The Collaborative International Dictionary
Dys- \Dys-\ An inseparable prefix, fr. the Greek dys- hard, ill, and signifying ill, bad, hard, difficult, and the like; cf. the prefixes, Skr. dus-, Goth. tuz-, OHG. zur-, G. zer-, AS. to-, Icel. tor-, Ir. do-. [1913 Webster] ||
Douglas Harper's Etymology Dictionary
word-forming element meaning "bad, ill, abnormal," from Greek dys-, inseparable prefix "destroying the good sense of a word or increasing its bad sense" [Liddell & Scott], "bad, hard, unlucky," from PIE root (and prefix) *dus- "bad, ill, evil" (cognates: Sanskrit dus-, Old Persian duš- "ill," Old English to-, Old High German zur-, Gothic tuz- "un-"), a derivative of the root *deu- (1) "to lack, be wanting" (source of Greek dein "to lack, want").\n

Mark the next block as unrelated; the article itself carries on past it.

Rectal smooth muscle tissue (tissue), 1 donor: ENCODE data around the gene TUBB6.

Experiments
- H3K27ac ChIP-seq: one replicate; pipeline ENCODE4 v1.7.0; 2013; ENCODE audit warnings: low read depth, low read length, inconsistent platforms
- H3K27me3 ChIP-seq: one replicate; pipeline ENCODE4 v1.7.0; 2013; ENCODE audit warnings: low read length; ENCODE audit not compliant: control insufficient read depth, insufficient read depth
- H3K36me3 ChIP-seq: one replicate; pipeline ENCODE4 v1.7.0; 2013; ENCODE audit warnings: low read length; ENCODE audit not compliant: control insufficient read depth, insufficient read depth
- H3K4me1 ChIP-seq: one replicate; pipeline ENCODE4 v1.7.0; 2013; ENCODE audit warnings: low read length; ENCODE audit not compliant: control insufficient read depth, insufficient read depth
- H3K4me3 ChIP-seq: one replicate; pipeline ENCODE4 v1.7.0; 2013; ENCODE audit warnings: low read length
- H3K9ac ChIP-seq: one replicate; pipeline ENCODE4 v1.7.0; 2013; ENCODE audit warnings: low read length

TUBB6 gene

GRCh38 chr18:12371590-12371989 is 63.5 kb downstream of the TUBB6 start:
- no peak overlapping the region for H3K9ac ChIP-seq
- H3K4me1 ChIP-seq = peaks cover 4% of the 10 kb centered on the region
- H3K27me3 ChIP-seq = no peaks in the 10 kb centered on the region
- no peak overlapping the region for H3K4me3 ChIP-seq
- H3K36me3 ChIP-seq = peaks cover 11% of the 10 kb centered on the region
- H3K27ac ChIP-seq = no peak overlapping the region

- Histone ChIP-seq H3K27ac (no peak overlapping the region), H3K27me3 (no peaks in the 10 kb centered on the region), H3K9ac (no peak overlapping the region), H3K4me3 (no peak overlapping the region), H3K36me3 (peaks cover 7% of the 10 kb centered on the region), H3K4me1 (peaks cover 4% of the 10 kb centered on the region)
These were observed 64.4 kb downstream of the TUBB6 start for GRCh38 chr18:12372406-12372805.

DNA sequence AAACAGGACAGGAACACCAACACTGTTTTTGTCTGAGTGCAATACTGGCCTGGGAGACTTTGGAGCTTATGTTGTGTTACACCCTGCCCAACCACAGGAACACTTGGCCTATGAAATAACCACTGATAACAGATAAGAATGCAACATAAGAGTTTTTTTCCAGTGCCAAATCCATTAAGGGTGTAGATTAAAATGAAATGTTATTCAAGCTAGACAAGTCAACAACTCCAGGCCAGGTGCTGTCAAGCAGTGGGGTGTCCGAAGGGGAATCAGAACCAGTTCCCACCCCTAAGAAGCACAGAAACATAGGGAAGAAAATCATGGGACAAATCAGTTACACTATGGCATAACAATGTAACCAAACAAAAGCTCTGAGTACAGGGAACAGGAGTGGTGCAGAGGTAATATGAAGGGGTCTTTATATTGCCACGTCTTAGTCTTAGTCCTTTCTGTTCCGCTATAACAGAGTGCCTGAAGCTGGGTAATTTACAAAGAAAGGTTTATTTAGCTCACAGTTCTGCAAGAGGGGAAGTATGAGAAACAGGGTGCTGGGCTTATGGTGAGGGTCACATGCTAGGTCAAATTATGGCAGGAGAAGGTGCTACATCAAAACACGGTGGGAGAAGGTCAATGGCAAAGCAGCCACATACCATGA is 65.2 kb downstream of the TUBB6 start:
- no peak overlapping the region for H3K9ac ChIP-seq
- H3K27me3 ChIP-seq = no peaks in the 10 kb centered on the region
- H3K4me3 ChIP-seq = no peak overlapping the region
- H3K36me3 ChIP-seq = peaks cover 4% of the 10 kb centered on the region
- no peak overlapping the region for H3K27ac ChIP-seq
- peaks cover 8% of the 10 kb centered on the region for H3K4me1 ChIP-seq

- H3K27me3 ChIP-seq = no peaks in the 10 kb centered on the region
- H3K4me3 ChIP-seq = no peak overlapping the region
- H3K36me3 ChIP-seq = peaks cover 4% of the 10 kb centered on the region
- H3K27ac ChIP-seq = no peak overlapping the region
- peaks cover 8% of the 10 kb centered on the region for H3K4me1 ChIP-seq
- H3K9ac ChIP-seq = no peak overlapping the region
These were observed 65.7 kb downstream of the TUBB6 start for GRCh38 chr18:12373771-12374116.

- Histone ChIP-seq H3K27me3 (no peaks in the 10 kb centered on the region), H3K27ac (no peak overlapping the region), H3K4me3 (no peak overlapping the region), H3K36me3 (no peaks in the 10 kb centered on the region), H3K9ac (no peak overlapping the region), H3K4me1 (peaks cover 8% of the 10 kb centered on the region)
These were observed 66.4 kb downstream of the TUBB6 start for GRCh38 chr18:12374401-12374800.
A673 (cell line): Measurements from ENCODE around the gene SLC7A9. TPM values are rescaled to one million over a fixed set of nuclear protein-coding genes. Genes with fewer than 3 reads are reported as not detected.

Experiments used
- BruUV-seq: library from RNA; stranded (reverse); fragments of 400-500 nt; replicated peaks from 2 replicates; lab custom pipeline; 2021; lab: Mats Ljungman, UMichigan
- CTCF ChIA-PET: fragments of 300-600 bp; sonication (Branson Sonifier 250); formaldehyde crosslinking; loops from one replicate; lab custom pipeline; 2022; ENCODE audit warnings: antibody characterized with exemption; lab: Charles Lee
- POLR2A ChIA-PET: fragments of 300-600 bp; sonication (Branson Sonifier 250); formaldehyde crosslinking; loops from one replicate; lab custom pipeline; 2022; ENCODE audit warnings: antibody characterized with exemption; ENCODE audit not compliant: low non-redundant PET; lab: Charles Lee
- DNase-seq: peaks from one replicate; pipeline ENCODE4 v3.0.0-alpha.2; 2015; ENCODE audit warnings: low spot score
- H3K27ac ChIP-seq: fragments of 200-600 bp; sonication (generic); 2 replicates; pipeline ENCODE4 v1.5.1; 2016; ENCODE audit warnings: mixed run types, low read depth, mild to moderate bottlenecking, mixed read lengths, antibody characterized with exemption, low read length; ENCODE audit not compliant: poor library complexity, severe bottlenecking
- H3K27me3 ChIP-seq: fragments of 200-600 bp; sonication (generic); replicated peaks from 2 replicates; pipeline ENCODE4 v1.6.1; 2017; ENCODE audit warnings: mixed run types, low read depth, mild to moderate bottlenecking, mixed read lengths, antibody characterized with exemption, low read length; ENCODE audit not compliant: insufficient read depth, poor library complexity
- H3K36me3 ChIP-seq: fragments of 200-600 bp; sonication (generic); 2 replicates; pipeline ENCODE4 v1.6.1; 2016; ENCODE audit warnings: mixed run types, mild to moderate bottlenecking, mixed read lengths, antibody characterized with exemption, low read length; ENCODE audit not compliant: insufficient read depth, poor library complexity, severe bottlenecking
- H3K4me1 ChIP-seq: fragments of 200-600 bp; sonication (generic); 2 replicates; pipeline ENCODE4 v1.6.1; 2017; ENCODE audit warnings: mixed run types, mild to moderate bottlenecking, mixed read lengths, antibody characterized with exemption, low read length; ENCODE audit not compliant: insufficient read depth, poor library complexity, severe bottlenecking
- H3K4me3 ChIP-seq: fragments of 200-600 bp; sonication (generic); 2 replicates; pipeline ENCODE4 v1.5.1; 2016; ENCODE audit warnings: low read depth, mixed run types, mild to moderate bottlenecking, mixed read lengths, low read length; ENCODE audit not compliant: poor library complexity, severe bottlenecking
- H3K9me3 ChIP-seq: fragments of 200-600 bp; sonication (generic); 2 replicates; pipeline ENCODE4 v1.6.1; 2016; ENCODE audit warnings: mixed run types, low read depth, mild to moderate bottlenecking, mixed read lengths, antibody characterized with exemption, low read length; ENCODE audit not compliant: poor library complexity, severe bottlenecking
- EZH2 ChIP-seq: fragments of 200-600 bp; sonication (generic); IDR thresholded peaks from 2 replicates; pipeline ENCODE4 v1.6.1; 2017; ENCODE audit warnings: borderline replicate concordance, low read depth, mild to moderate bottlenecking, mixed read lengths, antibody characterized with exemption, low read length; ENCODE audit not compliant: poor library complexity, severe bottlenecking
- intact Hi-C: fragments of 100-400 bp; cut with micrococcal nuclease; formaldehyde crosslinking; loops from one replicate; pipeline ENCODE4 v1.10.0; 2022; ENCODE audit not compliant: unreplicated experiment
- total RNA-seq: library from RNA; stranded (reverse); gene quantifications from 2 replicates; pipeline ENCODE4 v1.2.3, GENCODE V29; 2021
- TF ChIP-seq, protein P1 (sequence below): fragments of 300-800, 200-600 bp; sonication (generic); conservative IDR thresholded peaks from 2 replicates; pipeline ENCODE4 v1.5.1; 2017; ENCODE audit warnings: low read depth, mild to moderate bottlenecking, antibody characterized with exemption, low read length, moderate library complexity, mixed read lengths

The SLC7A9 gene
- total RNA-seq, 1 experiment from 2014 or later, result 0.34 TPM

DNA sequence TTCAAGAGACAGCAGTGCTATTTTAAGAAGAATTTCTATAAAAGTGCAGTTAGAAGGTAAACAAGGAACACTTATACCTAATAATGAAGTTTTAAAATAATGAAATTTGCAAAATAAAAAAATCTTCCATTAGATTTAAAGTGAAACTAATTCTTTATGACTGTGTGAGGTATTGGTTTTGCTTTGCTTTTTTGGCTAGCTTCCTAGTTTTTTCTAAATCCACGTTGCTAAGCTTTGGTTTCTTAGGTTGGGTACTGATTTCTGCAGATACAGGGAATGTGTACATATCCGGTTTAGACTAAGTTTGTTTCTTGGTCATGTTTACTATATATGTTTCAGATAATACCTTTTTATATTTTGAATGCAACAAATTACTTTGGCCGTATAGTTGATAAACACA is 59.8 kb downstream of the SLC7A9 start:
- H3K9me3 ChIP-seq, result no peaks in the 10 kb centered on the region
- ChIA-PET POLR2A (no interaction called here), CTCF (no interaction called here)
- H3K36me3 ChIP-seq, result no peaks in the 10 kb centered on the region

\nVery productive in ancient Greek, where it could attach even to proper names (such as dysparis "unhappy Paris"); its entries take up nine columns in Liddell and Scott. Among the words formed from it were some English might covet: dysouristos "fatally favorable, driven by a too-favorable wind;" dysadelphos "unhappy in one's brothers;" dysagres "unlucky in fishing;" dysantiblepos "hard to look in the face."